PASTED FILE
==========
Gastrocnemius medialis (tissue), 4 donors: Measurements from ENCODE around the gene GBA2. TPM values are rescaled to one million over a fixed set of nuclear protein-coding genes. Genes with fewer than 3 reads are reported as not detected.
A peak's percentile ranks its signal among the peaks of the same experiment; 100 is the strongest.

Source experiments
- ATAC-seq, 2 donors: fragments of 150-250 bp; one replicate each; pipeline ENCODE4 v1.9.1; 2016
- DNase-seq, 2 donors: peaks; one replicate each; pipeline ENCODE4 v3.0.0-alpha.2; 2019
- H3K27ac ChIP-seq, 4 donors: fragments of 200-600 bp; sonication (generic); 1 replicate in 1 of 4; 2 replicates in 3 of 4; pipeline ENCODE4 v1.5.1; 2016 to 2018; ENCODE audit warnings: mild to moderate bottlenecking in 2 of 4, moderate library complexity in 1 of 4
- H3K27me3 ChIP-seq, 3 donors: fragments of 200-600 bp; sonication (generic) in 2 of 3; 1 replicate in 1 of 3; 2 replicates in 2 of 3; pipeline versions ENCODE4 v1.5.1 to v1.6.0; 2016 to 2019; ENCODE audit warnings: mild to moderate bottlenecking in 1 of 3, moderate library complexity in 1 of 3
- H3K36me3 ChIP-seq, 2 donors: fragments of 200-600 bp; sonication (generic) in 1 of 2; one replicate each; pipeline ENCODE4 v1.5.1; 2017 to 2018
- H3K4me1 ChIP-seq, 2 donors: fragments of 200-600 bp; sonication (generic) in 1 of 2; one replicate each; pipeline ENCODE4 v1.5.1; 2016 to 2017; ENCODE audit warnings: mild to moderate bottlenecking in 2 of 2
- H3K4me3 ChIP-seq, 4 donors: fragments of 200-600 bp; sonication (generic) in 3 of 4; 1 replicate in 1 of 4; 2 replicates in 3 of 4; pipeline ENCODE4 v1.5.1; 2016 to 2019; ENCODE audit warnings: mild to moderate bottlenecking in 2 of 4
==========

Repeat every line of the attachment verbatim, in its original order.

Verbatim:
Gastrocnemius medialis (tissue), 4 donors: Measurements from ENCODE around the gene GBA2. TPM values are rescaled to one million over a fixed set of nuclear protein-coding genes. Genes with fewer than 3 reads are reported as not detected.
A peak's percentile ranks its signal among the peaks of the same experiment; 100 is the strongest.

Source experiments
- ATAC-seq, 2 donors: fragments of 150-250 bp; one replicate each; pipeline ENCODE4 v1.9.1; 2016
- DNase-seq, 2 donors: peaks; one replicate each; pipeline ENCODE4 v3.0.0-alpha.2; 2019
- H3K27ac ChIP-seq, 4 donors: fragments of 200-600 bp; sonication (generic); 1 replicate in 1 of 4; 2 replicates in 3 of 4; pipeline ENCODE4 v1.5.1; 2016 to 2018; ENCODE audit warnings: mild to moderate bottlenecking in 2 of 4, moderate library complexity in 1 of 4
- H3K27me3 ChIP-seq, 3 donors: fragments of 200-600 bp; sonication (generic) in 2 of 3; 1 replicate in 1 of 3; 2 replicates in 2 of 3; pipeline versions ENCODE4 v1.5.1 to v1.6.0; 2016 to 2019; ENCODE audit warnings: mild to moderate bottlenecking in 1 of 3, moderate library complexity in 1 of 3
- H3K36me3 ChIP-seq, 2 donors: fragments of 200-600 bp; sonication (generic) in 1 of 2; one replicate each; pipeline ENCODE4 v1.5.1; 2017 to 2018
- H3K4me1 ChIP-seq, 2 donors: fragments of 200-600 bp; sonication (generic) in 1 of 2; one replicate each; pipeline ENCODE4 v1.5.1; 2016 to 2017; ENCODE audit warnings: mild to moderate bottlenecking in 2 of 2
- H3K4me3 ChIP-seq, 4 donors: fragments of 200-600 bp; sonication (generic) in 3 of 4; 1 replicate in 1 of 4; 2 replicates in 3 of 4; pipeline ENCODE4 v1.5.1; 2016 to 2019; ENCODE audit warnings: mild to moderate bottlenecking in 2 of 4